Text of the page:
Maintenance schedules

The maintence light on my 2007 Honda Civic came on at 10,000 miles. The owner’s manual says this calls for an oil change and additional work such as checking brakes,tie rods ends, suspension, drive shaft, hoses, exhaust, fuel lines. Is all of this really necessary?

Honda thinks so. They made what you bought. Its all warranted.

If you want to keep your warranty in force it is. Just make a list of what the manual says and ask the dealer to do just that. Many dealers try to guilt you into unneeded additional work.

Yes, Dr Gary, it’s called preventive maintenance, and much of it is of an inspection nature to detect deterioration and possible damage. The oil change is necessary to refresh the oil and filter since 10,000 miles generates a lot of nasty contamination and the additives in the oil (up to 25% of the volume) that prevent damage will be nearly used up by then. All those checks are necessary for the long and health life of your car.

The extremely long engine and car life reported by some of the regulars is the result of being very proactive in the maintenance.

Modern maintenance is often called “Failure Prevention”, and is starting to follow the industrial and aerospace pattern. In modern maintenance, just like in Health Care, there are various level of care:

  1. Run to Failure; “if it ain’t broke, don’t fix it”. This is the most expensive and dangerous way to operate. We still see this often in 3rd world countries.

  2. Preventive Maintenance; this covers activites to prevent wearout and unnecessary breakdown. Oil changes, lubrication, cooling system service, etc. cover this category.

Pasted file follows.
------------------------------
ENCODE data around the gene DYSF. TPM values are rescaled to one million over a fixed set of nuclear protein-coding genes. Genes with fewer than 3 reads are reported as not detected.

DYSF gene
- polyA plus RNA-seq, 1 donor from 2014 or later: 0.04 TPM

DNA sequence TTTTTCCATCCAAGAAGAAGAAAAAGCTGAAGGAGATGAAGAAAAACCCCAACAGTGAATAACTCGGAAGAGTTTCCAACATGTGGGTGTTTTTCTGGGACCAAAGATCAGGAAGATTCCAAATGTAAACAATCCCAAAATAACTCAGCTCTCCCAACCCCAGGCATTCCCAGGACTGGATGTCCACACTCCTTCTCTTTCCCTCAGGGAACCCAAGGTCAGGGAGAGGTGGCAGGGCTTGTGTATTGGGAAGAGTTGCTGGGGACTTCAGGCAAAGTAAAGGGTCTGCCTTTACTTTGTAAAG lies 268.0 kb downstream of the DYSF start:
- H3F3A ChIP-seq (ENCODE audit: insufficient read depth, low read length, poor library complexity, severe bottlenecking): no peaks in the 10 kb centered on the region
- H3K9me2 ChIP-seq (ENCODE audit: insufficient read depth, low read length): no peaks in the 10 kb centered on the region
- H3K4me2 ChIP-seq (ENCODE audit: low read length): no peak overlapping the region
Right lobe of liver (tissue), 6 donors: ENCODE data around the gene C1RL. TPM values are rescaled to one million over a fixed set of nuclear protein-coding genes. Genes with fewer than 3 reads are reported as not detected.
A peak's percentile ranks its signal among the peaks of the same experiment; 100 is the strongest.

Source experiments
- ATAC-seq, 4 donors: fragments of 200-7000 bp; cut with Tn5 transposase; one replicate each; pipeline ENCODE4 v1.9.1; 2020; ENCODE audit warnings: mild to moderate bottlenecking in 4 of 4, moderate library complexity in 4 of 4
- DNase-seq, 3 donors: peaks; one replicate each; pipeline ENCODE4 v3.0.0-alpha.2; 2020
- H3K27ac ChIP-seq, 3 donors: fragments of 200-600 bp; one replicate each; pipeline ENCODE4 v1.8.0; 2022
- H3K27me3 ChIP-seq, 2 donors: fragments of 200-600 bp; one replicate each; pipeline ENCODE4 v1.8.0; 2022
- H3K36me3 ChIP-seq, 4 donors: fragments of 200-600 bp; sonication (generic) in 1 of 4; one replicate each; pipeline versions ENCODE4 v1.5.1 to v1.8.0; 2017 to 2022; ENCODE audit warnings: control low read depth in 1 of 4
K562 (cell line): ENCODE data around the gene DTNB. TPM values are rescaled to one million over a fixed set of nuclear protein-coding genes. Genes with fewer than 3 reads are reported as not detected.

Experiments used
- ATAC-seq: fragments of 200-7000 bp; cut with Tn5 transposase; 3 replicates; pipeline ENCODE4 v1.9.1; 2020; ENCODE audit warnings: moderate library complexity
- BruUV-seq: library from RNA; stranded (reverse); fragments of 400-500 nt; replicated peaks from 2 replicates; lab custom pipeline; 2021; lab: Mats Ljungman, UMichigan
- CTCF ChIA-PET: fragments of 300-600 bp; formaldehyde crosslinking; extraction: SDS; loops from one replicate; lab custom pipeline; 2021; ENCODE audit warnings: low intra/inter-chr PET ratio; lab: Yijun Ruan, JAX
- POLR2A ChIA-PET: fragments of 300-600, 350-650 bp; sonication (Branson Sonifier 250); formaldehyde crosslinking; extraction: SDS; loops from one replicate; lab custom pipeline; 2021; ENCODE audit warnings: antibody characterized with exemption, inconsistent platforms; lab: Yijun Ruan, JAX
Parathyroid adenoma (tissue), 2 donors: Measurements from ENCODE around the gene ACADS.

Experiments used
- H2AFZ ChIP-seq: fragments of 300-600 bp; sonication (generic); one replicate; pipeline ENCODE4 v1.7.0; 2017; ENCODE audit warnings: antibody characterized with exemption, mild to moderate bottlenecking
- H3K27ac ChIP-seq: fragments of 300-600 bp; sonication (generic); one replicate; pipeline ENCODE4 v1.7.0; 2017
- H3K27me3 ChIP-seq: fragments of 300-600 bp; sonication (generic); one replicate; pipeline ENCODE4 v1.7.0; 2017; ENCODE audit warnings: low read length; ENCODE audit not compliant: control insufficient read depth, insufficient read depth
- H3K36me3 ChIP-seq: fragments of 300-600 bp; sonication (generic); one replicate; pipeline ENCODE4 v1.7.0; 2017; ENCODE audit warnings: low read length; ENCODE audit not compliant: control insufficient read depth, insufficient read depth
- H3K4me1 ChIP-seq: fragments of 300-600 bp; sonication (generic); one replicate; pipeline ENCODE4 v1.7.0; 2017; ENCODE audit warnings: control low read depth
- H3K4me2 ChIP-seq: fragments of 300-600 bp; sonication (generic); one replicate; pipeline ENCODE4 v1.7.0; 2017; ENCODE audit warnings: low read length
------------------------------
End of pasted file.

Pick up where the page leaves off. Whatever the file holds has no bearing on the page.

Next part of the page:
3. Predictive Monitoring; covers all those checks to determine if all is well and at what rate something is deteriorating, so we can take action to prevent failure. A good mechanic does these automatically without being told. The car manufacturer puts them in a book so that you won’t forget to have them done.

  4. Proactive Maintenance; this goes one step further and uses high quality and more durable materials to reduce the frequency of replacements and breakdown.

As an example, I kept track of one of my cars over a 300,000 miles, 12 year period. By performing the above maintenance activites, I had 4 breakdowns in 10,000 trips. Of these, one, a burst coolant hose I could have proactively prevented by more frequent inspection. The others were totally random and not preventable. In aerospace and military terms, I got a 99.96% (9996/10,000x100) mission availability. This was the result of doing nothing extraordinary and it applied to a standard Chevrolet car.

In case you wondered, only topping up the oil and not changing it will make the engine seize up at about 60,000 miles. Not changing the transmission fluid on a Ford Winmdstar will likley result in breakdown around 100,000 miles. Not changing out the coolant will cause engine failure at about 140,000 miles maximum, but likely much earlier.

My real question is, Are those maintenance items necessary or simply a way for the dealer to get money from me. Older manuals had a list of required items at different intervals. The current manual merely says when the warning light comes on do what the book says. I agree about changing the oil and doing REQUIRED maintenance. I have always kept my cars for over 100,000 miles.